WA Union calls on Government to secure ECEC participants right to play-based learning

by Freya Lucas

August 26

The State School Teachers’ Union of Western Australia (SSTUWA) has called on the WA Government to secure all early childhood students’ right to access play-based learning (PBL) at WA schools.

 

In WA, children attend preschool (known as kindergarten) from the time they turn four until they commence formal schooling, with the first year of formal schooling known as pre-primary. 

 

The bulk of kindergarten and pre-primary programs are Government owned and run, and operate in school-based communities. As such, the Union is striving to ensure there is no “push down” of academics more typically seen in schools into the early learning space. 

 

The remainder of kindergarten programs provided in the state are delivered by community based Kindergartens. Staffed by education department staff, and housed separately from school sites, they provide play based opportunities for young children, and are keen to preserve the value of play based learning.

 

To advocate solidly for the value of PBL, the Union has recently launched the Play is Learning campaign ,urging the WA Government to “act immediately and decisively to secure PBL practice in the early years of WA schooling”.

 

Union President Pat Byrne said play-based learning was “vital in utilising children’s play as a context for learning”.

 

“It is recognised as a highly effective building block in bringing children’s learning to a higher level, it stimulates children’s cognitive, emotional and social development,” she said.

 

“Evidence-based research shows that adult involvement in children’s play can extend learning opportunities within the play itself, through the provision of developmentally appropriate play experiences.”

 

In support of the campaign, the union surveyed 617 early childhood teachers (ECTs), school administrators and principals on early childhood education (ECE) from October to December last year.

 

Results revealed more than 70 per cent of those surveyed experienced difficulties in trying to implement a play-based curriculum in WA classrooms.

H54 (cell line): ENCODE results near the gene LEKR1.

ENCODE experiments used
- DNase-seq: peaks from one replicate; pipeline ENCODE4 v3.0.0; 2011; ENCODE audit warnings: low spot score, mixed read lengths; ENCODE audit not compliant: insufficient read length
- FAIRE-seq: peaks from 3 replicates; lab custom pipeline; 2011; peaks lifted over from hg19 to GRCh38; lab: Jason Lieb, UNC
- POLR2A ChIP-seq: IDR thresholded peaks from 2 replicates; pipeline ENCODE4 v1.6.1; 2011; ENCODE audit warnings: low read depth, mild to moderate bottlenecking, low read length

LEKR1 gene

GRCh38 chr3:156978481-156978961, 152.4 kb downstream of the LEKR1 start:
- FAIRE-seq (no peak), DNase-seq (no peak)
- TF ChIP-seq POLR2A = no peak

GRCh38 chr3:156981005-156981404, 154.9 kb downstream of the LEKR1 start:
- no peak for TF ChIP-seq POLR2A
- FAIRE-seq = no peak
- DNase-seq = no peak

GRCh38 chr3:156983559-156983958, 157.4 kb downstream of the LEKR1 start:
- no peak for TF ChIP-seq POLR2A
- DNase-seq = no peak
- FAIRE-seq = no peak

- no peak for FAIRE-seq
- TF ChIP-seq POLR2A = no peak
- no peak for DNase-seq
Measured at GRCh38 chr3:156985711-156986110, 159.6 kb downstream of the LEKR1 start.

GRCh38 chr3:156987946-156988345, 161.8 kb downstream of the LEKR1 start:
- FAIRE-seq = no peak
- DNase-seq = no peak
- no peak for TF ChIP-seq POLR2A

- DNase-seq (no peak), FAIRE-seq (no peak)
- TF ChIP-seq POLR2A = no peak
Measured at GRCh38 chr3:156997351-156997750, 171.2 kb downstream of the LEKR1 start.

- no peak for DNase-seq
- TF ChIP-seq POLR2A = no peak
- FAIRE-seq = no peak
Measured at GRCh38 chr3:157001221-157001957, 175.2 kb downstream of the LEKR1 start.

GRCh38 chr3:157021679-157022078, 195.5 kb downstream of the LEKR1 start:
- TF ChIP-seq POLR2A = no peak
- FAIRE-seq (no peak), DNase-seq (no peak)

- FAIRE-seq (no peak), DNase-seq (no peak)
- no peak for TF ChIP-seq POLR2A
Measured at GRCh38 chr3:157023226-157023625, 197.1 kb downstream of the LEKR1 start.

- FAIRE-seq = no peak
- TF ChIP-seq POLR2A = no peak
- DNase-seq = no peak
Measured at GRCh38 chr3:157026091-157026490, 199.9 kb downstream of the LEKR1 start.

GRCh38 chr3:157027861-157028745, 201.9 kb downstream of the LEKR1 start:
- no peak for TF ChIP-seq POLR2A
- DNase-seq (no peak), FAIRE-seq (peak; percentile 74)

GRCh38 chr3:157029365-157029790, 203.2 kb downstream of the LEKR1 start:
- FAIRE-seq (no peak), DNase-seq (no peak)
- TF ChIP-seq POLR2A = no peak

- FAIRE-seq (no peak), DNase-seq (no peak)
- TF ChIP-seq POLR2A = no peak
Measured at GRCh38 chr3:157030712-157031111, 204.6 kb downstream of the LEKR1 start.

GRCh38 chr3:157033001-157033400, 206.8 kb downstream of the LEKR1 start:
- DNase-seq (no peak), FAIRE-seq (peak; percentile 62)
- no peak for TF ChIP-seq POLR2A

Director of Early Childhood Education at Murdoch University, Dr Sandra Hesterman, used the responses as the basis of a research paper, The State of Play in WA. In her paper, Ms Hesterman said “Research has shown comprehensively and conclusively that PBL has far reaching benefits for children, including improved academic outcomes, wellbeing, creativity, problem-solving and social skills.”

 

“The biggest issue we have is many people see PBL as ‘just play’, but this is not the case. PBL is when the teacher sets up an environment with a range of activities that spark open-ended inquiry experiences and allow the child to explore what interests them, with the teacher playing a supporting role in facilitating learning when required,” she added. 

 

Ms Byrne said union members and early childhood advocates have cited a decline in child-initiated and self-directed play in recent years from kindergarten, pre-primary and year 1 and 2 classrooms as a result of an increasing tendency towards more formalised learning at earlier stages.

 

“The SSTUWA supports a state-wide play strategy which outlines the benefits of PBL and promotes a balanced approach between PBL and teacher-led explicit instruction.

 

“Explicit instruction has its place integrated within a play-based model, but a state-wide play strategy needs to be clearly articulated under the leadership of the department to ensure that principals, educators and parents share an understanding of early childhood pedagogy and an appreciation of its importance for the wellbeing of young children.

 

“Our members are concerned that the setting of premature targets in early learning is having a negative effect – too much emphasis is being placed on formal assessments for young children at a very young age, the consequence of which is to limit the extent of PBL in K-3 classrooms.

 

“Teachers are under increasing pressure to meet assessment outcomes dictated from above by people who do not work with young children,” Ms Byrne said.

 

More than 80 per cent of survey participants supported more PBL in early childhood classrooms, with one respondent saying the curriculum expectations are “far too great for younger children, there is a lot of pressure for them to learn”. 

 

The same respondent lamented that “children are not given the opportunity to discover, create, interact and gain confidence when they are being inundated with an overloaded curriculum”.

 

Another called for “less pressure on school leaders and teachers to achieve NAPLAN results as this interferes with a focus on play-based learning”.

 

Recommendations from the research paper include ECTs being consulted on PBL pedagogies and ECE curriculum development, the provision of professional learning on PBL to non-ECE teachers and school leaders and for a review on reporting requirements for ECE.


To learn more about the campaign and its anticipated outcomes, please see here

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